The importance of maintenance
As I was taking my morning walk, the word maintenance popped into my mind. When I was in my thirties, I went to Weight Watchers. It was accountability every week that enabled me to lose weight. Today, I am accountable to myself and God.
If I wanted to keep the weight off, I needed to exercise and have good nutrition. Although I haven’t been to Weight Watchers in years, I learned a lot about the importance of accountability and maintenance in all areas of my life. We need to maintain our vehicles, garden, home, etc. to keep things in good order.
How about your relationships? How important is maintenance with your partner, children, parents, or work relationships? Our relationships need to be nurtured and supported to stay healthy and vibrant. They don’t just happen. It takes patience, honesty, forgiveness, communication, vulnerability, and commitment to evolve and grow.
I have learned the importance of communicating and asking for what I want, as well as saying what doesn’t feel good, and what I want more of. Larry and I say “ouch” to one another if we say something hurtful, although unintentional. It allows us to listen and be sensitive to our partner’s needs.
I had the opportunity this week to share with Larry how I would like him to respond to me when I am emotionally upset. I know we process differently. I am an empath and feel everything. I was triggered by a remark a friend said to me. Whenever I’m triggered it is because there is something inside of me that needs healing and needs to be released.
I allowed myself to feel and journal my anger and sadness. Feelings are a gift from God and I know how important it is to allow myself to feel. I no longer medicate myself by eating or staying busy to avoid feelings. I needed to release what no longer served me so I could move from blame, anger, and sadness to acceptance and love. How do you medicate your feelings?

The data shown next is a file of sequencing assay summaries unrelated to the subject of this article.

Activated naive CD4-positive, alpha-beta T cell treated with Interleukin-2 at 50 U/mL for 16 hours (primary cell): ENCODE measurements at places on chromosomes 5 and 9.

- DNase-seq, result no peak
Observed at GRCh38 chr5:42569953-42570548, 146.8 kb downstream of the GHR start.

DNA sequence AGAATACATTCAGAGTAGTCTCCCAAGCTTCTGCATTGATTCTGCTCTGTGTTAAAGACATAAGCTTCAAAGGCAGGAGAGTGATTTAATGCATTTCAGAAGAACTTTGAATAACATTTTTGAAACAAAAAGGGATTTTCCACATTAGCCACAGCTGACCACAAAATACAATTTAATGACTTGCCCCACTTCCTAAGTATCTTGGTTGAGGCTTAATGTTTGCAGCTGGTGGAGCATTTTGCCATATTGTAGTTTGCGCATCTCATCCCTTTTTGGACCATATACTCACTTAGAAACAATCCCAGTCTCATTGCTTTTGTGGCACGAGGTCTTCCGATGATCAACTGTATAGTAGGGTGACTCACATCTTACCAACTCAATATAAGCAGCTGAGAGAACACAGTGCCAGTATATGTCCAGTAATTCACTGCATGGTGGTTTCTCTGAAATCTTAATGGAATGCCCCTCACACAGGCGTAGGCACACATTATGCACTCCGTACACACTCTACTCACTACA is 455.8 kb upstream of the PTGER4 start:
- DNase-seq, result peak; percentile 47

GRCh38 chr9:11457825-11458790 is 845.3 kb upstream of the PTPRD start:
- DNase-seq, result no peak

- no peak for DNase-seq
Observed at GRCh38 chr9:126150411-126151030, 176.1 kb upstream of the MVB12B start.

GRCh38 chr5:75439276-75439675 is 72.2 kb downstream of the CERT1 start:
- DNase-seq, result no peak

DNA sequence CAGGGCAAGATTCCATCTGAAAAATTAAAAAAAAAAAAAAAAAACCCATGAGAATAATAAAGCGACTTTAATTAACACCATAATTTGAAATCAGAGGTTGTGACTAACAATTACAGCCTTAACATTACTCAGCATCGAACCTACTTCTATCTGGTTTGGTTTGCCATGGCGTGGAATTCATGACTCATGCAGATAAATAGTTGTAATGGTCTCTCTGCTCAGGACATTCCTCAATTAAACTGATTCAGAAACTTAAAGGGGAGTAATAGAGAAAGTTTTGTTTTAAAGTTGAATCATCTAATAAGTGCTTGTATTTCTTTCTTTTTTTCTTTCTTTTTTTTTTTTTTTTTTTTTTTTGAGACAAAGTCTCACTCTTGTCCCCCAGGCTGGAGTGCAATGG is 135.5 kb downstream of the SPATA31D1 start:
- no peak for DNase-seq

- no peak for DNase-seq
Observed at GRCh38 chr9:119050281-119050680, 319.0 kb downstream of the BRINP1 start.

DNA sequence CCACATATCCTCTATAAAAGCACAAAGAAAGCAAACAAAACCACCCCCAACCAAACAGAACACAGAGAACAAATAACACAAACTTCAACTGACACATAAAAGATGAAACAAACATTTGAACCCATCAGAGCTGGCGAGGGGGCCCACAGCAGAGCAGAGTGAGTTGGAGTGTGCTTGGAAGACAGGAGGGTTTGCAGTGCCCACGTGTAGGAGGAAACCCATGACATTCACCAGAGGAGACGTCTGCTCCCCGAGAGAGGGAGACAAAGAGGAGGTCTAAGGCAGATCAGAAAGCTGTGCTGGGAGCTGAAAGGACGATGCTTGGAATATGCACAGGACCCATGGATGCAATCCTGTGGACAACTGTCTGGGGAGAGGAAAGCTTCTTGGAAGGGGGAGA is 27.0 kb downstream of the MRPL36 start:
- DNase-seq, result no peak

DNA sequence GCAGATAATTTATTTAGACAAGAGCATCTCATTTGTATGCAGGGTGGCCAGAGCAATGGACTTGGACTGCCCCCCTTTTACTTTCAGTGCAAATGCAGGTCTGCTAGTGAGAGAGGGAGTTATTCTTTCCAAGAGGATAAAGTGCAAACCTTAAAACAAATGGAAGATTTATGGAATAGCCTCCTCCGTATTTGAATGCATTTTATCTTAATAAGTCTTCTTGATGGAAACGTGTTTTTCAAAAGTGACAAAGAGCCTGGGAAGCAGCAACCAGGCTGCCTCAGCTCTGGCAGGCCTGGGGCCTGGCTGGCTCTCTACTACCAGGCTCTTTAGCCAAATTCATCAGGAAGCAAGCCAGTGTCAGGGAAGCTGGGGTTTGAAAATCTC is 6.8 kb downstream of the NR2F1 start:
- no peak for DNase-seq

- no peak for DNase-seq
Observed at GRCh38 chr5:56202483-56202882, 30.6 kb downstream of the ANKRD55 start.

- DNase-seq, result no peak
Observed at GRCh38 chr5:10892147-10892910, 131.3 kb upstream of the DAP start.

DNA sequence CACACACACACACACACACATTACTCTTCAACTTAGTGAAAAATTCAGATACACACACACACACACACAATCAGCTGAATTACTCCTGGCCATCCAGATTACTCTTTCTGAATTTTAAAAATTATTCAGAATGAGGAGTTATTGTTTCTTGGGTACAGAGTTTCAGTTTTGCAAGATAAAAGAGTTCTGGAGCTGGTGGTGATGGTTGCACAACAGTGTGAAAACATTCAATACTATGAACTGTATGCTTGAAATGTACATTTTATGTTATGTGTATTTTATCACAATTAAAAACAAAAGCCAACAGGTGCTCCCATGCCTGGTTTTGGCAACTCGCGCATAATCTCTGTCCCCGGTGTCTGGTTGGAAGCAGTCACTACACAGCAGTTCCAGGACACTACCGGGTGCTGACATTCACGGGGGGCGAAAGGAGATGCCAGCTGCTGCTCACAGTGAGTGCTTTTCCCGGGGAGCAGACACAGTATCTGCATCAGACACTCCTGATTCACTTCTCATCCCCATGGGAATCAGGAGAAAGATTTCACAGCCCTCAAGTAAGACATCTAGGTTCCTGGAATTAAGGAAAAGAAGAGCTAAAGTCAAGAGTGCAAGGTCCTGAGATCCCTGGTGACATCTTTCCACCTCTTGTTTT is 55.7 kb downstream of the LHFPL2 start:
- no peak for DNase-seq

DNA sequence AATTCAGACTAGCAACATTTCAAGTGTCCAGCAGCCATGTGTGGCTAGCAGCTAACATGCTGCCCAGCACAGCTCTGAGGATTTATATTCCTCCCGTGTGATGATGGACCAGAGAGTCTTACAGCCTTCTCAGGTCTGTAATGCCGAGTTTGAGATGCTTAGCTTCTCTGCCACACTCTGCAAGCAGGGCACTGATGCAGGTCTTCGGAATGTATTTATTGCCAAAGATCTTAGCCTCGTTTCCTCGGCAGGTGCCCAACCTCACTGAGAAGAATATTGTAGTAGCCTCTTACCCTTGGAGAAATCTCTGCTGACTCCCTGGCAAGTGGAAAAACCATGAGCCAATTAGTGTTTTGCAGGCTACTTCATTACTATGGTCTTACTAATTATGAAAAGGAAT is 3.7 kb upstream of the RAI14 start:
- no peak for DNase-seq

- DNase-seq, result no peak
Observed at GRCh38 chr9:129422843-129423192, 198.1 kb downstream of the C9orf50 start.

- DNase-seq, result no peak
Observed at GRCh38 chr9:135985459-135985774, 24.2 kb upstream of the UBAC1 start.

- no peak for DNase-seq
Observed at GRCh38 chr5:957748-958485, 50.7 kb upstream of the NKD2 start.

As I was getting ready for bed, Larry said, “You look terrible and exhausted. It’s a shame it takes so much out of you to process what happened today.” He was right I was exhausted and it did take a lot out of me to do the deep inner work I needed to do.
The next morning, I thought about what response would have felt more nurturing and supportive from Larry. Instead of saying, “It’s a shame, it takes so much out of you to process what happened today (which felt like a judgment), it would feel better to say, “I appreciate your willingness to feel all of your feelings and how you work through things so quickly.”
He smiled and said, “I’m learning.”
I’m grateful I have learned the importance of speaking my truth and grateful that I have a partner who is willing to listen and change. It’s not always easy to bring things up to one another, but it is better than the “silent treatment” and building resentments.
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